Monday night, another report from the Integrity Commissioner bashed the behaviour of one of the politburo. The purpose of the IC is to examine public complaints about whether members of council acted in an ethical, moral or even appropriate manner. This time the target was Councillor Tim Fryer. Read the report here (page 157).

More principled people would have stuck by their friend and rejected the report. Instead, the Borg threw their buddy, Tim, under the bus.

Dogma won. It had to, because their whole, nasty, little ideology is built on sand. Had they not chosen it, it would have crashed to ruin about them for all to see. Had they refused to accept it, they would have been saying that accepting the complaint against the former Deputy Mayor was wrong. They never admit mistakes.

But their ideology states everything about the former council was bad, evil, malicious and corrupt and their political masters insist they toe the line.

Oh, the sharp horns of that dilemma!

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Tourism and Collingwood

Tourism is the world’s fifth fastest-growing industry and growing at five percent per year. A recent story on CBC Radio this week suggests growth has been even higher for Canada, thanks to our lower Loonie: at least six percent.

According to the Tourism Association of Canada, in 2013, Canada’s tourism industry:

  • Represented more of Canada’s GDP than agriculture, forestry and fisheries combined
  • Generated $88.5 billion in economic activity
  • Was responsible for more than $17.2 billion in export revenue despite a growing travel deficit
  • Generated $9.6 billion in federal government revenue
  • Fostered 628 000 jobs across the country, spread across all 308 ridings

Tourism is BIG. Ontario’s festivals, events and attractions generate $28 billion and support 347,000 jobs each year. Festivals and events alone generate $2.3 billion in Ontario and support almost 50,000 jobs – and generate approximately $1 billion in taxes.

For Collingwood and the region, tourism and our hospitality sector are not merely important to our economic vitality: they are crucial. So what do Collingwood’s five proposed vision statements say about tourism, events, hospitality and recreation as growth drivers and employers? What do they say about the economic importance of tourism? Here it is:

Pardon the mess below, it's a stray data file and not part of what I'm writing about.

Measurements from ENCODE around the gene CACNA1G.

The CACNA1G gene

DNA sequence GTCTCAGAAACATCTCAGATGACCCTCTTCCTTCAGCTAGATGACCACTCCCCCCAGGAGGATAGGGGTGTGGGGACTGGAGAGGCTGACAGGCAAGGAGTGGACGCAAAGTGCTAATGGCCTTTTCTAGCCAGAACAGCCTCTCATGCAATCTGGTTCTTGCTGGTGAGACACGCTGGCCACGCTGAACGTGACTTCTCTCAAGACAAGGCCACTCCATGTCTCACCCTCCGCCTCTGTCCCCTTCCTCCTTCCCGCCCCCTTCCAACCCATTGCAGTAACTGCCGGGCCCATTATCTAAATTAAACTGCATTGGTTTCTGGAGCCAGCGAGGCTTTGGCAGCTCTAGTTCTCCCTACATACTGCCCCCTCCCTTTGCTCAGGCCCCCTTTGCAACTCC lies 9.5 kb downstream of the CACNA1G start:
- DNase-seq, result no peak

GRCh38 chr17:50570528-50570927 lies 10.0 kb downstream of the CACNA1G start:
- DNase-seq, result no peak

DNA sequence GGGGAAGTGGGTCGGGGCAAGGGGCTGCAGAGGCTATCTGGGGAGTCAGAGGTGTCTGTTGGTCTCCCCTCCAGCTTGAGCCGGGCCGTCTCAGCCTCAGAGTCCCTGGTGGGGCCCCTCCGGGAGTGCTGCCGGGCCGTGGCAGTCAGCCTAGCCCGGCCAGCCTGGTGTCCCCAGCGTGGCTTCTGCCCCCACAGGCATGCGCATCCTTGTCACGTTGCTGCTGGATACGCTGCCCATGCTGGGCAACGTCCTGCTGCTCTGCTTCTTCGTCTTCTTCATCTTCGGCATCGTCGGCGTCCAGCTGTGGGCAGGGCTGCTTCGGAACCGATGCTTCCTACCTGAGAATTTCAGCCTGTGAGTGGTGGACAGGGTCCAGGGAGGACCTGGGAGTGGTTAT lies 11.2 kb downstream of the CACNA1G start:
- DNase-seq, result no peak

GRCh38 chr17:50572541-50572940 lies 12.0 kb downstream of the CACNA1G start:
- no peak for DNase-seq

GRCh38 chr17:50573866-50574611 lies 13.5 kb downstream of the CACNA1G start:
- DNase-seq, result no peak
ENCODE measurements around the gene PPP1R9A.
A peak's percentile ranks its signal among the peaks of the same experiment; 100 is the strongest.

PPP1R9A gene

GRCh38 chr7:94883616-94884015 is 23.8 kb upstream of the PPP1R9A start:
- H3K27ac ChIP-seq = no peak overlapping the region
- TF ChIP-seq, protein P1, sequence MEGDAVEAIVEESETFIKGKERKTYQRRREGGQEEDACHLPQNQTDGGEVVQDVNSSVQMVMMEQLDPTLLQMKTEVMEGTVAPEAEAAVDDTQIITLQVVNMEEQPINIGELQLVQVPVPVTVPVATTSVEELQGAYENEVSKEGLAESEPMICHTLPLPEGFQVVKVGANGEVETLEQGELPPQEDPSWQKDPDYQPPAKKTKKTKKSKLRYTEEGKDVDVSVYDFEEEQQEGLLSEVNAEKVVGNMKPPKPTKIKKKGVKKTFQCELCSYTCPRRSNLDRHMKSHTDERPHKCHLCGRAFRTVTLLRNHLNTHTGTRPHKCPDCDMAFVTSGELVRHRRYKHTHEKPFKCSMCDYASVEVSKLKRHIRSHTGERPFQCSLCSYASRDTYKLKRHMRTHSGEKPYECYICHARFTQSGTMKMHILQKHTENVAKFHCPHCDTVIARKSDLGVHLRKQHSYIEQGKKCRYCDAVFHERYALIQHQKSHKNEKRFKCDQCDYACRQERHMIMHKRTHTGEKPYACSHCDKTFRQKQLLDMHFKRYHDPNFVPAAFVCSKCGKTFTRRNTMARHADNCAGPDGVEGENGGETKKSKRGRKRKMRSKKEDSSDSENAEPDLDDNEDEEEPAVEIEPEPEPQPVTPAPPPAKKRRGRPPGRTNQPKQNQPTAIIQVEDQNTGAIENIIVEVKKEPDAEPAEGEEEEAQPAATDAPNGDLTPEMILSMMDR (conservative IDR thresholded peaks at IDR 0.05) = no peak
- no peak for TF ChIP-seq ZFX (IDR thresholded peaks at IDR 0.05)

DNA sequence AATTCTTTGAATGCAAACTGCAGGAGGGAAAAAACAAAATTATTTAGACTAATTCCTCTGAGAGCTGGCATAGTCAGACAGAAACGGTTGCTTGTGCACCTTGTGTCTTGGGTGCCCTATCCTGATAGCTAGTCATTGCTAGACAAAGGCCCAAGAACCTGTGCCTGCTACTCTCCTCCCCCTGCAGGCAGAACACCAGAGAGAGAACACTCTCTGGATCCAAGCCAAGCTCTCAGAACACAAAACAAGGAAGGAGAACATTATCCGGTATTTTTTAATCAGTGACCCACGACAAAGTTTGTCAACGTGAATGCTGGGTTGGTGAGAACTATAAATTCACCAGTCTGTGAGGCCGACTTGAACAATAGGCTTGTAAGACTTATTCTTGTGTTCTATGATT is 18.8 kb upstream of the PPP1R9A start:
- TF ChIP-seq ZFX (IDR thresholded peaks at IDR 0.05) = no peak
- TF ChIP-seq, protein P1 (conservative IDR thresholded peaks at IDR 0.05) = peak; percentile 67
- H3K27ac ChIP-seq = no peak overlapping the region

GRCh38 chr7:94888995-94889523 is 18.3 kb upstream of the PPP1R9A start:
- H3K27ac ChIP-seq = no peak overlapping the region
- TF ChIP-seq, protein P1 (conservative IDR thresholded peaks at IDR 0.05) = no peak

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Pretty profound, wouldn’t you say? Perhaps it’s a Zen-like statement and we are supposed to infer meaningful content from the very emptiness. Or perhaps the committee just forgot all about tourism in the region. Or maybe they couldn’t find a sufficiently saccharine adjective to pair with it.

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Strat Plan Wrap Up: Addintional Comments

Mao's red book
The Plan is presented to council.

Yes, the web page really does call for “Addintional Comments.” Well, I suppose consultants aren’t hired for their spelling or grammar. Otherwise there wouldn’t be all that bizarre capitalization or the missing punctuation. But you’re here to read my summation of the Collingwood’s fledgling strategic plan, not my editorial critique.

Which is pretty simple: woo-hoo. I reiterate that a strategic plan can be either practical and pragmatic, or woo-hoo. This one is woo-hoo.

By which I mean it is airy fairy collection of generalities, seasoned with ignorance, ideology and irrelevancies and very little actual direction. Well, most woo-hoo plans are. They aren’t meant as a guide to actual accomplishments: they’re meant to make people feel like they accomplished something without having to do the heavy lifting.

It’s not a “strategic plan” – it’s merely a feel-good exercise by people who didn’t want to ask questions in case the facts spoil their recommendations (like finding our your action item was done last term or there has been a corridor to the waterfront for several years now…).

Peter Drucker, author of Management Tasks and Responsibilities (1973) listed four misconceptions about the term “strategic planning” that you can see plague Collingwood’s proposed plan: